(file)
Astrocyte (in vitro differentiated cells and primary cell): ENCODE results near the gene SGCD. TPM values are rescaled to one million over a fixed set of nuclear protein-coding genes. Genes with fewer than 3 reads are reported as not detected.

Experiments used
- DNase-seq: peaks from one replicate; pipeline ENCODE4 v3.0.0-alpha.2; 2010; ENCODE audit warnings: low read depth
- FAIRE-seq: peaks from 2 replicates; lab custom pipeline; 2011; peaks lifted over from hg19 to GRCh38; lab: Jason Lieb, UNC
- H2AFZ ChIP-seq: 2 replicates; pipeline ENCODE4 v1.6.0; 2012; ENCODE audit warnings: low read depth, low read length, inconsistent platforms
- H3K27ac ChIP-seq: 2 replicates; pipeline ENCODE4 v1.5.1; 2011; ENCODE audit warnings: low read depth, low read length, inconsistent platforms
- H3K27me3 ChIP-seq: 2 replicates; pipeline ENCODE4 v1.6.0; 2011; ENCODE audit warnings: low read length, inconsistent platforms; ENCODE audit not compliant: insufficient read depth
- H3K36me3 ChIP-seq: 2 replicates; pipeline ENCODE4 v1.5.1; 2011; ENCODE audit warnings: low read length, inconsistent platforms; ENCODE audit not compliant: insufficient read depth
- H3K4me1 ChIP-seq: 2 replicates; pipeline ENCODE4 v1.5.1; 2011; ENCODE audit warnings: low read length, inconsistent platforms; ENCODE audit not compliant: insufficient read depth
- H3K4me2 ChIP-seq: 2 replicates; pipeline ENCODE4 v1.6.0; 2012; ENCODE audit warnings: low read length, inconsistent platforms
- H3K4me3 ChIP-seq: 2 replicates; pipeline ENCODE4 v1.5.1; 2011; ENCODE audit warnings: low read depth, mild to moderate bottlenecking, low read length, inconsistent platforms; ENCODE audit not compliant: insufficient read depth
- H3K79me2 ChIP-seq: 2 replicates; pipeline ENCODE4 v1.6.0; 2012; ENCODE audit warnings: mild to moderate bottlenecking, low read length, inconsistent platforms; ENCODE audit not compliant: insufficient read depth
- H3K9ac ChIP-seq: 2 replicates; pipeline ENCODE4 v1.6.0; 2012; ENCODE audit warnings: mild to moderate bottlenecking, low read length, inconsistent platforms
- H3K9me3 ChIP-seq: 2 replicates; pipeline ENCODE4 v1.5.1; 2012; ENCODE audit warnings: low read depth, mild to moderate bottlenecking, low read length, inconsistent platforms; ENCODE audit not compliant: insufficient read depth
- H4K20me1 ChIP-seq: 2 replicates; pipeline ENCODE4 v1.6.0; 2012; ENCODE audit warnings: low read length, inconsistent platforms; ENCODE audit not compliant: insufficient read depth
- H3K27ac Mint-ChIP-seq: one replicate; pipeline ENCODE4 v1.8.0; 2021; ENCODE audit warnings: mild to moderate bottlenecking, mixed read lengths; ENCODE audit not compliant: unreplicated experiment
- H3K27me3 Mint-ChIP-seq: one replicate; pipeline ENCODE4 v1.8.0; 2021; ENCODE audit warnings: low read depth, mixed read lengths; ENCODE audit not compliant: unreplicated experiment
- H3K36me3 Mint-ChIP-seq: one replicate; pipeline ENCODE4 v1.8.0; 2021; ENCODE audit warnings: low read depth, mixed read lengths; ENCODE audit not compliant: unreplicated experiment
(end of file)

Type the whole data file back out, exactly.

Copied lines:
Astrocyte (in vitro differentiated cells and primary cell): ENCODE results near the gene SGCD. TPM values are rescaled to one million over a fixed set of nuclear protein-coding genes. Genes with fewer than 3 reads are reported as not detected.

Experiments used
- DNase-seq: peaks from one replicate; pipeline ENCODE4 v3.0.0-alpha.2; 2010; ENCODE audit warnings: low read depth
- FAIRE-seq: peaks from 2 replicates; lab custom pipeline; 2011; peaks lifted over from hg19 to GRCh38; lab: Jason Lieb, UNC
- H2AFZ ChIP-seq: 2 replicates; pipeline ENCODE4 v1.6.0; 2012; ENCODE audit warnings: low read depth, low read length, inconsistent platforms
- H3K27ac ChIP-seq: 2 replicates; pipeline ENCODE4 v1.5.1; 2011; ENCODE audit warnings: low read depth, low read length, inconsistent platforms
- H3K27me3 ChIP-seq: 2 replicates; pipeline ENCODE4 v1.6.0; 2011; ENCODE audit warnings: low read length, inconsistent platforms; ENCODE audit not compliant: insufficient read depth
- H3K36me3 ChIP-seq: 2 replicates; pipeline ENCODE4 v1.5.1; 2011; ENCODE audit warnings: low read length, inconsistent platforms; ENCODE audit not compliant: insufficient read depth
- H3K4me1 ChIP-seq: 2 replicates; pipeline ENCODE4 v1.5.1; 2011; ENCODE audit warnings: low read length, inconsistent platforms; ENCODE audit not compliant: insufficient read depth
- H3K4me2 ChIP-seq: 2 replicates; pipeline ENCODE4 v1.6.0; 2012; ENCODE audit warnings: low read length, inconsistent platforms
- H3K4me3 ChIP-seq: 2 replicates; pipeline ENCODE4 v1.5.1; 2011; ENCODE audit warnings: low read depth, mild to moderate bottlenecking, low read length, inconsistent platforms; ENCODE audit not compliant: insufficient read depth
- H3K79me2 ChIP-seq: 2 replicates; pipeline ENCODE4 v1.6.0; 2012; ENCODE audit warnings: mild to moderate bottlenecking, low read length, inconsistent platforms; ENCODE audit not compliant: insufficient read depth
- H3K9ac ChIP-seq: 2 replicates; pipeline ENCODE4 v1.6.0; 2012; ENCODE audit warnings: mild to moderate bottlenecking, low read length, inconsistent platforms
- H3K9me3 ChIP-seq: 2 replicates; pipeline ENCODE4 v1.5.1; 2012; ENCODE audit warnings: low read depth, mild to moderate bottlenecking, low read length, inconsistent platforms; ENCODE audit not compliant: insufficient read depth
- H4K20me1 ChIP-seq: 2 replicates; pipeline ENCODE4 v1.6.0; 2012; ENCODE audit warnings: low read length, inconsistent platforms; ENCODE audit not compliant: insufficient read depth
- H3K27ac Mint-ChIP-seq: one replicate; pipeline ENCODE4 v1.8.0; 2021; ENCODE audit warnings: mild to moderate bottlenecking, mixed read lengths; ENCODE audit not compliant: unreplicated experiment
- H3K27me3 Mint-ChIP-seq: one replicate; pipeline ENCODE4 v1.8.0; 2021; ENCODE audit warnings: low read depth, mixed read lengths; ENCODE audit not compliant: unreplicated experiment
- H3K36me3 Mint-ChIP-seq: one replicate; pipeline ENCODE4 v1.8.0; 2021; ENCODE audit warnings: low read depth, mixed read lengths; ENCODE audit not compliant: unreplicated experiment